Basically, at one point I was reading Patrice Lumumba [a former Congolese anti-colonial leader], and it just came down to this ... even if I am able to move these young people, if their parents don’t have a place to live, or an affordable place to live, then they won’t be able to live as healthy, conscious human beings. And so people have to start thinking about each other and their communities. They can’t wait for their government or someone in office to. They have to start taking care of each other.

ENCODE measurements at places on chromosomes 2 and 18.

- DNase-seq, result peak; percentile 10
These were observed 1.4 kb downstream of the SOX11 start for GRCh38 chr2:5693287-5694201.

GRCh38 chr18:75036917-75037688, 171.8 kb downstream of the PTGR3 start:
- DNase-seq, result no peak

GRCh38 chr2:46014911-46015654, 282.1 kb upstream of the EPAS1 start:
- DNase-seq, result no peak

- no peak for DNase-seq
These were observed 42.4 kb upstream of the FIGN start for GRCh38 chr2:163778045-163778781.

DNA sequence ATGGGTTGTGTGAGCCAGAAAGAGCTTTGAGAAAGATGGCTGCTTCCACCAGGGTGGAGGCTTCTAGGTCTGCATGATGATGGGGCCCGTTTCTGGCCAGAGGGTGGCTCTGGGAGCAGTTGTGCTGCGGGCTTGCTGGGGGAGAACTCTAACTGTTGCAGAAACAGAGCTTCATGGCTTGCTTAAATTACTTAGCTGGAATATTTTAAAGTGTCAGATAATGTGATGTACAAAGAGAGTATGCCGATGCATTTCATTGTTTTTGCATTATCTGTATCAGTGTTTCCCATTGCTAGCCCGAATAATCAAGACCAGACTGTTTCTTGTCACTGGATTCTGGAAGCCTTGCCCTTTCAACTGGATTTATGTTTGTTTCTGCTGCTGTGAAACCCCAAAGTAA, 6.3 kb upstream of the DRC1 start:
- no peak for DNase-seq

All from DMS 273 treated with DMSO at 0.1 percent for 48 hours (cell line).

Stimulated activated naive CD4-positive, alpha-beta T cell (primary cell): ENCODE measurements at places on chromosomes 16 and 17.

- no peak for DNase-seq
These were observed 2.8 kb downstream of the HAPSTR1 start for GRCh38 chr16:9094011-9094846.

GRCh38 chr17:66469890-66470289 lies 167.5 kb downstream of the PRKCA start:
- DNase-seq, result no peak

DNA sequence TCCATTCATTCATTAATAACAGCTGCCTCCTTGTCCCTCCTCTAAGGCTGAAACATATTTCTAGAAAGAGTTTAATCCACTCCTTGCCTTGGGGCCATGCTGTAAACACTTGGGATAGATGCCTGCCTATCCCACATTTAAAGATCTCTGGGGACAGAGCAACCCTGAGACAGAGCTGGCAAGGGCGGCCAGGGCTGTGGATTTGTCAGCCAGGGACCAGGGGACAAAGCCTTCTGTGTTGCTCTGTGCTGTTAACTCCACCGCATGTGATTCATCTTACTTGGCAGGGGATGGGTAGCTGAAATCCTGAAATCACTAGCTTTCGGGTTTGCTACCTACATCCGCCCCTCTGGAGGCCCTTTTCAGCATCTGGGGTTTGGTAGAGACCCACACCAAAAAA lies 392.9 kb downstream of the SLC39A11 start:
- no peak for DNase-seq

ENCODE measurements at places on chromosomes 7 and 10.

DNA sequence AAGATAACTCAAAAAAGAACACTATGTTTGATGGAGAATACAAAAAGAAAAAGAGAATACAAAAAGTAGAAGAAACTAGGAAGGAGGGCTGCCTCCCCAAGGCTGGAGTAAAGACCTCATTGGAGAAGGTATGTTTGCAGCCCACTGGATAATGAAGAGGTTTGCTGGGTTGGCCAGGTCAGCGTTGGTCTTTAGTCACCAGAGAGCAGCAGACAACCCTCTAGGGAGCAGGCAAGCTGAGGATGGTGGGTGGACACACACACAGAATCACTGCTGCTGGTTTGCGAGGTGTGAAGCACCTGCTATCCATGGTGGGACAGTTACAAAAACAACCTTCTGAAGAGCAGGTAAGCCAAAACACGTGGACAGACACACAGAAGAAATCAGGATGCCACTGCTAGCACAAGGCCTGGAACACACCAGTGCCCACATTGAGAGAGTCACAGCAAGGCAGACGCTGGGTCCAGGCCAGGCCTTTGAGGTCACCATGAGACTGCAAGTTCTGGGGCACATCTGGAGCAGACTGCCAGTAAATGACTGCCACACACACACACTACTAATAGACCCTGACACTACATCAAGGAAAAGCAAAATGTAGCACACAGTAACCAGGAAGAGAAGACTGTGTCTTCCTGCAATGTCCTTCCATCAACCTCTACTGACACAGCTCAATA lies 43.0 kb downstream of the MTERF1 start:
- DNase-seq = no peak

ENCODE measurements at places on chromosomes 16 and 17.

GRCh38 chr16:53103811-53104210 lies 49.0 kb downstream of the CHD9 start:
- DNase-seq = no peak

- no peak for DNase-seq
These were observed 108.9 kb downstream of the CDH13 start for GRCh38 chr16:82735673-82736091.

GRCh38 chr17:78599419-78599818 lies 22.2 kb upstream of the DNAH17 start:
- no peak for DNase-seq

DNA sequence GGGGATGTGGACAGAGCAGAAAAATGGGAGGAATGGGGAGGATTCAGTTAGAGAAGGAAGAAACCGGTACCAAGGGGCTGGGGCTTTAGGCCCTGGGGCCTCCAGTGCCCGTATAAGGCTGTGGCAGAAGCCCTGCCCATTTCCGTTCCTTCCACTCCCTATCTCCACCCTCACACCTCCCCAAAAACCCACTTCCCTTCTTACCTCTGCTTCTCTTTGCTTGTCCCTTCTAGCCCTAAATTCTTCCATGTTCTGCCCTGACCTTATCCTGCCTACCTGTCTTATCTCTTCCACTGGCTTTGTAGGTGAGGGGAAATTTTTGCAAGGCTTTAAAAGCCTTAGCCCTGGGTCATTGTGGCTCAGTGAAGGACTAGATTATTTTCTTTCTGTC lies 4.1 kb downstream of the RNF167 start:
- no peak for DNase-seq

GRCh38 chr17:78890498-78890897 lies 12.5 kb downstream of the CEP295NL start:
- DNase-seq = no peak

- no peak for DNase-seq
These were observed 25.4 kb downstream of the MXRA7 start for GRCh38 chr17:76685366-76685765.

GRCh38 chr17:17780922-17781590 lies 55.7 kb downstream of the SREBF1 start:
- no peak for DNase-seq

Gentrification isn't just about an aesthetic preference for the bohemian over the Gap, or knee-jerk class resentment. On a fundamental economic level, gentrification involves pricing housing and retail space beyond the poor and working class so that upper middle class whites can enjoy a version of the city that's as `safe' (read: homogeneous and unchallenging) as a suburb. Or, put the other way around, it's deliberately denying `undesirables' (in senses of both race and class) access to economic resources they need to flourish for the benefit of the privileged. That makes it an issue of justice.
I'm not denying (and neither is McFarlane) that improving the economy, reducing the violent crime rate, replacing unsafe buildings, etc., in a struggling neighbourhood are goods. But these goods can be achieved by and for the current citizens of the neighbourhood, not by removing them.